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August 11, 2000: don't let this happen to you

Friday

Sometimes I wish I had a digital camera I carried around all the time.

Last Sunday night I saw: a car, surrounded by police cars, with two tow trucks, one in front, one in behind, being hooked up. A car, looking basically undamaged. A car, looking, at first, as if it had a flat front left tire.

Very flat.

So flat, it was down to the axle.

On further observation, it was clear that the tire was down in a hole. This was in the middle of Somerville Avenue, a frequently travelled major two-lane road. At first I thought maybe the wheel was down in a manhole.

I was walking to the store at the time. On the way back, the car was gone, so I could get a good look at the hole. The car had come to stop with the wheel as far forward and to its left as possible, so the hole had been blocked. It was not, in fact, a manhole. It was just a gaping hole in the asphalt, about two tire diameters long, about two tire widths wide.

Since this was not a place where cars could easily have been doing jumps or popping up on two wheels, I have to assume the car had been driving along minding its own business, when suddenly a chunk of the road collapsed out from under it, and the car slammed to a halt. (I'm not clear why the car's momentum wouldn't have pushed it right out of the hole as it formed...)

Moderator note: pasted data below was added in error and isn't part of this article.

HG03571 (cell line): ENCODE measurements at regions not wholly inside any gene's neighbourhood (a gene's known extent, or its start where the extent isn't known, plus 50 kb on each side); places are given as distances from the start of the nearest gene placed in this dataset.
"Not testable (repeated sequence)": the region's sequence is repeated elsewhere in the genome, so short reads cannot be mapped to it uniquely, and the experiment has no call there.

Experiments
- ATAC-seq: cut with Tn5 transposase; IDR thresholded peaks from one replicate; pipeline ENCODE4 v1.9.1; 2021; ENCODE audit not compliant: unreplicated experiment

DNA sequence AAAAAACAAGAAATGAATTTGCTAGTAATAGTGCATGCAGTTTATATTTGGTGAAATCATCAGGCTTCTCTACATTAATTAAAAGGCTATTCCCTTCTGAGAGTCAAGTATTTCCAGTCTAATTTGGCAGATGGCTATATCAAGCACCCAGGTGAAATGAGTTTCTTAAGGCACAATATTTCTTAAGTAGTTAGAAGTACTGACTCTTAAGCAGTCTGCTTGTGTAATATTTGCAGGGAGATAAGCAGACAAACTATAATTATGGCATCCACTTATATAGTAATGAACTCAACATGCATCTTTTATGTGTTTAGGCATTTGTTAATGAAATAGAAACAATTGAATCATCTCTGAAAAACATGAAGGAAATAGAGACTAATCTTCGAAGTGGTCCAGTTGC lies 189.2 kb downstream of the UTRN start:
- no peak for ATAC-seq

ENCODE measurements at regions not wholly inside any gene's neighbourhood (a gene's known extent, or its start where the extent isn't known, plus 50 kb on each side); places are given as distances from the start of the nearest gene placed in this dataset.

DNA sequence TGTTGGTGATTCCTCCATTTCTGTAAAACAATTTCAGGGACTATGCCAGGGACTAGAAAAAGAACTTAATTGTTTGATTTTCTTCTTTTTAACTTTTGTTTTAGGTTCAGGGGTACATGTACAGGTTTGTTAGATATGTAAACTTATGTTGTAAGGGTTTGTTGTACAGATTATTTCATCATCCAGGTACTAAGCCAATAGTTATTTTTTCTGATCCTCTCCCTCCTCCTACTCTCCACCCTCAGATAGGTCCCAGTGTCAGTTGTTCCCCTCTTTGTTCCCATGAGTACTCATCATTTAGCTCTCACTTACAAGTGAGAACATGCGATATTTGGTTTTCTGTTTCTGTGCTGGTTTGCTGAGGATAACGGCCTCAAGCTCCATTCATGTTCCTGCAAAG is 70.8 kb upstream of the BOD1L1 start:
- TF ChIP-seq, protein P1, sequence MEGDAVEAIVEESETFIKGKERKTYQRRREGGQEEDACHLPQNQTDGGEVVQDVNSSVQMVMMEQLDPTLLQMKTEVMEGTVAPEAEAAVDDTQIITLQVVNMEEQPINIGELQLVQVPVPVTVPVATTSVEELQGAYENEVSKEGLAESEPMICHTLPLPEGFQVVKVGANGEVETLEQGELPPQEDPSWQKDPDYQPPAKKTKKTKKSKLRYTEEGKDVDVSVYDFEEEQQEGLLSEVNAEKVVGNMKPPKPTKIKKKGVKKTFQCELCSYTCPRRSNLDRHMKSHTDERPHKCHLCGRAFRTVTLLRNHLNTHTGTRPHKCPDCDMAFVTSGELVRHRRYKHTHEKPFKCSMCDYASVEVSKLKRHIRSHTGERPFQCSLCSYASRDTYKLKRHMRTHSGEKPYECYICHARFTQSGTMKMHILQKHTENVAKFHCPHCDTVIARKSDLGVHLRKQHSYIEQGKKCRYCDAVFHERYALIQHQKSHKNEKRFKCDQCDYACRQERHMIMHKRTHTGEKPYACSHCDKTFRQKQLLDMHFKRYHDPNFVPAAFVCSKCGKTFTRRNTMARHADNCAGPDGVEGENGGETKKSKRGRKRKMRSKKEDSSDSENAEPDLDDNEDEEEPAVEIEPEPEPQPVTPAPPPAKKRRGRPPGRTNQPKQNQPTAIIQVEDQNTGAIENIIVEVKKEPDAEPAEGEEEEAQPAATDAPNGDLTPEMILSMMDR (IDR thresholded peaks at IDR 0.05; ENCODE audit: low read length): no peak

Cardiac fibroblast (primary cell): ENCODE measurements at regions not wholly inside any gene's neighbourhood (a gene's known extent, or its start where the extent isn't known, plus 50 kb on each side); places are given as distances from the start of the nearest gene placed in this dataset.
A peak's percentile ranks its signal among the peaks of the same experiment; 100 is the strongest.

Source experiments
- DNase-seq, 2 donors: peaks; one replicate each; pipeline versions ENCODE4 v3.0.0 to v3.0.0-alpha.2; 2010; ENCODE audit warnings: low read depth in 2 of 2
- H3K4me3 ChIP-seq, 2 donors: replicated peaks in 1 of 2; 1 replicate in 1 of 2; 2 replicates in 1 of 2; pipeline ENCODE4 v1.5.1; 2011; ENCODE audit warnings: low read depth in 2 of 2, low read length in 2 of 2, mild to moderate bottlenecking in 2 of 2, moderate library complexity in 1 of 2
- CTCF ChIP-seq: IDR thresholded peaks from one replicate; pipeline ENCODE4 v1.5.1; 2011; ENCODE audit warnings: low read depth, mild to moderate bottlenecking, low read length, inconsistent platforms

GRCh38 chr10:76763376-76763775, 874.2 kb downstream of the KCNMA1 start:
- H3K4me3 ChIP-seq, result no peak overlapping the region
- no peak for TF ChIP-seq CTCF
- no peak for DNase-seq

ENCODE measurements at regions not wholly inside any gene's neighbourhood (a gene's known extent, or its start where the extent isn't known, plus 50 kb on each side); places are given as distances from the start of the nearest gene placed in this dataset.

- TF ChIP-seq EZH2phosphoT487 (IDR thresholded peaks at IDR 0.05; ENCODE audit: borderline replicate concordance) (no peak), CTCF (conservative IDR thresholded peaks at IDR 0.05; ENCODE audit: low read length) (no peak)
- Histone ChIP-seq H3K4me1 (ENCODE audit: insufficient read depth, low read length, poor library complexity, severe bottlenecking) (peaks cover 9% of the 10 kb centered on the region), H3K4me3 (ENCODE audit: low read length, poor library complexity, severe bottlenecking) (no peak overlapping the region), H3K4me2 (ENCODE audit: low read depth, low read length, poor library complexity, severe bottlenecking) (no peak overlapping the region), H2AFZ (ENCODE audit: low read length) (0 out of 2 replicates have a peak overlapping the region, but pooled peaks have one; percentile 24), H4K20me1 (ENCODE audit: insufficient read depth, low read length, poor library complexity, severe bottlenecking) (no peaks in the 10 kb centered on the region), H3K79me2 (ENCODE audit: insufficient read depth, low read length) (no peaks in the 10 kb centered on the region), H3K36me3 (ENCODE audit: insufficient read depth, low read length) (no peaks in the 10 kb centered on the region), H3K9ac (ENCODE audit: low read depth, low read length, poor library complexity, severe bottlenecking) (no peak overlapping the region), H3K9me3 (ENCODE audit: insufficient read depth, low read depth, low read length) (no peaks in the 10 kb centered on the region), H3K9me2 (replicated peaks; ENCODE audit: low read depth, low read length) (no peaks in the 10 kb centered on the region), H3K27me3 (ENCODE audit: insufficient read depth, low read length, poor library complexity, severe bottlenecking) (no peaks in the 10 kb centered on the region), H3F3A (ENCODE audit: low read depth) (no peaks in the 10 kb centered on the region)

The next day, there were workmen at the site, and it was now a nearly car-sized hole--presumably because they needed to do that to fix it, not because a car had come along in the interim and taken things further.

On the walk to the T station I used to take daily on the way to work, there's a stretch where you're walking on a sidewalk with Somerville Avenue on one side, and the commuter rail line on the other, 15 or 25 feet below, with a tall fence between you and the trains. I had noticed while walking along there that at one spot there was a 6"-wide hole in the asphalt, and looking through it, you could see down an awfully long way--down to the level of the commuter rail. I always wondered about that--not clear on what exactly was supporting the asphalt. But, hey, I figured the odds of the asphalt collapsing were pretty low.

Now I'm glad I don't walk that way to work anymore.


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